6 Fairy Tale Retellings For Grown Ups

It is said that there is no such thing as an original idea. Everything we create, no matter how much we want to deny it, is influenced by something or someone who came before. Austin Kleon wrote a badass book about this, called Steal Like An Artist. I highly recommend it.



While I certainly appreciate reading novels that feel unique, it ultimately comes down to the author putting his/her own touches on a genre that’s been done thousands of times.

Reading a retelling is like listening to a cover song. I want it to sound familiar and honor the original artist, and I don’t want it to be an exact copy of the original song.

  1. Boy, Snow, Bird by Helen Oyeyemi

A loose retelling of Snow White, this is a unique story about three women and the strange connection between them. It’s an intense novel, emotionally deep, and intellectually challenging.

2. The Ice Queen by Alice Hoffman

A different spin on Hans Christian Anderson’s The Snow Queen. A woman is struck by lightning and afterward is changed forever. She goes in search of a man who has also survived a lightning strike and is affected in a different way.

3. The Bear and the Nightingale by Katherine Arden 

Based on Russian folklore, this is the first in a trilogy. Vasilisa and her siblings spends long winter nights huddled around the fire, listening to her nurse tell them fairy tales. After their mother dies, their father remarries and the new step-mother refuses to honor their prior traditions. As evil approaches, Vasilisa must call on dangerous gifts she has long concealed so she can protect her family from the threat that seems to have stepped from her nurse’s frightening tales.

4. The Snow Child by Eowyn Ivey

A spin on a classic Russian fairy tale. During the 1920’s in Alaska, a childless couple build a little girl out of snow. The next morning the snow child has disappeared, and they find a shy blond girl running through the woods.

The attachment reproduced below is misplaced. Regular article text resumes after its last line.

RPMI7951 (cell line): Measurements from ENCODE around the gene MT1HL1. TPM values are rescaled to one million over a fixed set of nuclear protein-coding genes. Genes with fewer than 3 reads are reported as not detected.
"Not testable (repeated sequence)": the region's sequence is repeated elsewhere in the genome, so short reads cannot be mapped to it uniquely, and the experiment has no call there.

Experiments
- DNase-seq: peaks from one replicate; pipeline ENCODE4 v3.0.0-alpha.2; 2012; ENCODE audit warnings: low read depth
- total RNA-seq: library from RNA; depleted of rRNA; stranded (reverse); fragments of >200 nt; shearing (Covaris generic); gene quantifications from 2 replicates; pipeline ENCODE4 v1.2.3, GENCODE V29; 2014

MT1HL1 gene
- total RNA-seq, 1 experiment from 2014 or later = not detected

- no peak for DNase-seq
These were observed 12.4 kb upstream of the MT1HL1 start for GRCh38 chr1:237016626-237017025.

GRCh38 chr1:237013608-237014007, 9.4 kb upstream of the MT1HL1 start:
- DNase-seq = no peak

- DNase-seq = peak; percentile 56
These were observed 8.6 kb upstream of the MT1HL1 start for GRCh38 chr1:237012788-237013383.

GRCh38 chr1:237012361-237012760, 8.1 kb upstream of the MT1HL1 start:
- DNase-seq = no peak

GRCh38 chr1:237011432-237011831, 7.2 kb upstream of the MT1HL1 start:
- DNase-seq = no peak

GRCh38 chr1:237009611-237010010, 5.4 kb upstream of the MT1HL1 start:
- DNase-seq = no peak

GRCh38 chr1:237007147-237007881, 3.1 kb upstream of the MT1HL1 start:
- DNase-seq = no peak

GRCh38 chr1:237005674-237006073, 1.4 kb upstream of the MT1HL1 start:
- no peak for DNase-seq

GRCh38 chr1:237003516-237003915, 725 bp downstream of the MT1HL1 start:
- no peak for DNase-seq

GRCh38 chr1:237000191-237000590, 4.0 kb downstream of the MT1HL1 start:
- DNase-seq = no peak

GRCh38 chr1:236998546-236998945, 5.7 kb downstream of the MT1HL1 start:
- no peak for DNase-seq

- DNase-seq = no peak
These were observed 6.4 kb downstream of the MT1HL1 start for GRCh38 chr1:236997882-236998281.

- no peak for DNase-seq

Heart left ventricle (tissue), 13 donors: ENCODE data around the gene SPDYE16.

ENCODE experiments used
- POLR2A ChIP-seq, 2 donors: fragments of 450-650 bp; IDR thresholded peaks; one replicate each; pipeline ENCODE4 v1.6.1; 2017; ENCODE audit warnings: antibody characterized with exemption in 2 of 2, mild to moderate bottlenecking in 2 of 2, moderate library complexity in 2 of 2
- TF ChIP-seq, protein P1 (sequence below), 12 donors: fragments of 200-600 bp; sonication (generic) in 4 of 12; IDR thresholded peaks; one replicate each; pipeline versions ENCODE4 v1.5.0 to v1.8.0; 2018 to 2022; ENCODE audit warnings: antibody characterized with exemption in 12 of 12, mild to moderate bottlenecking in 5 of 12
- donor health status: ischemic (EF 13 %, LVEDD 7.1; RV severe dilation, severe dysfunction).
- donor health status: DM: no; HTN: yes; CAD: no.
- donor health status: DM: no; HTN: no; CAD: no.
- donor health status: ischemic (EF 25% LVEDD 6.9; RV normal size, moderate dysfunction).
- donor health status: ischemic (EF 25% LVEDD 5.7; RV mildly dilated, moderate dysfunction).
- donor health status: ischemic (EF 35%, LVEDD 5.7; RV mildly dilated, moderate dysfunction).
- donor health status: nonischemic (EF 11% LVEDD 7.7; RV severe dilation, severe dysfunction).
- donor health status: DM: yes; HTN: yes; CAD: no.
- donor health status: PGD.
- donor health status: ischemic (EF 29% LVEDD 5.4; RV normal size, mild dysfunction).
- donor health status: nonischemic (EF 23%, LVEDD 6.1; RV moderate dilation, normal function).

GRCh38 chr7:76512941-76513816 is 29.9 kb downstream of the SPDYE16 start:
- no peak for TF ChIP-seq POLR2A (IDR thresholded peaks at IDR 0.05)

5. The True Story of Hansel and Gretel : A Novel of War and Survival by Louise Murphy

In the last months of the Nazi occupation of Poland, two children are abandoned by their parents, and seek safety in a  forest. They are found by an old woman who renames them Hansel and Gretel to hide their Jewish names, and takes them in, in an attempt to save their lives.

6. The Big Over Easy by Jasper Fforde

I guess technically Humpty Dumpty’s tale is a nursery rhyme, not a fairy tale, but that’s close enough. This novel is my absolute favorite re-telling. It’s so damn creative and dark and hilarious. I’m using the Goodreads blurb here because I can’t even describe it on my own!

From Goodreads: Humpty Stuyvesant Van Dumpty III, minor baronet, ex-convict, and former millionaire philanthropist, is found shattered to death beneath a wall in a shabby area of town. All the evidence points to his ex-wife, who has conveniently shot herself. But Detective Inspector Jack Spratt and his assistant Mary Mary remain unconvinced, a sentiment not shared with their superiors at the Reading Police Department, who are still smarting over their failure to convict the Three Pigs of murdering Mr. Wolff. Before long Jack and Mary find themselves grappling with a sinister plot involving cross-border money laundering, bullion smuggling, problems with beanstalks, titans seeking asylum, and the cut and thrust world of international chiropody.


I hope these stories give you a new perspective on some old favorites. Do you have any others you’d add?

1 Comment

  1. What I Read This Week: January 31, 2021 - RamonaMead.com

    January 31, 2021 at 12:00 pm

    […] back and add it after our meeting. I recommend this one for readers of thrillers and those who enjoy retellings of classic […]

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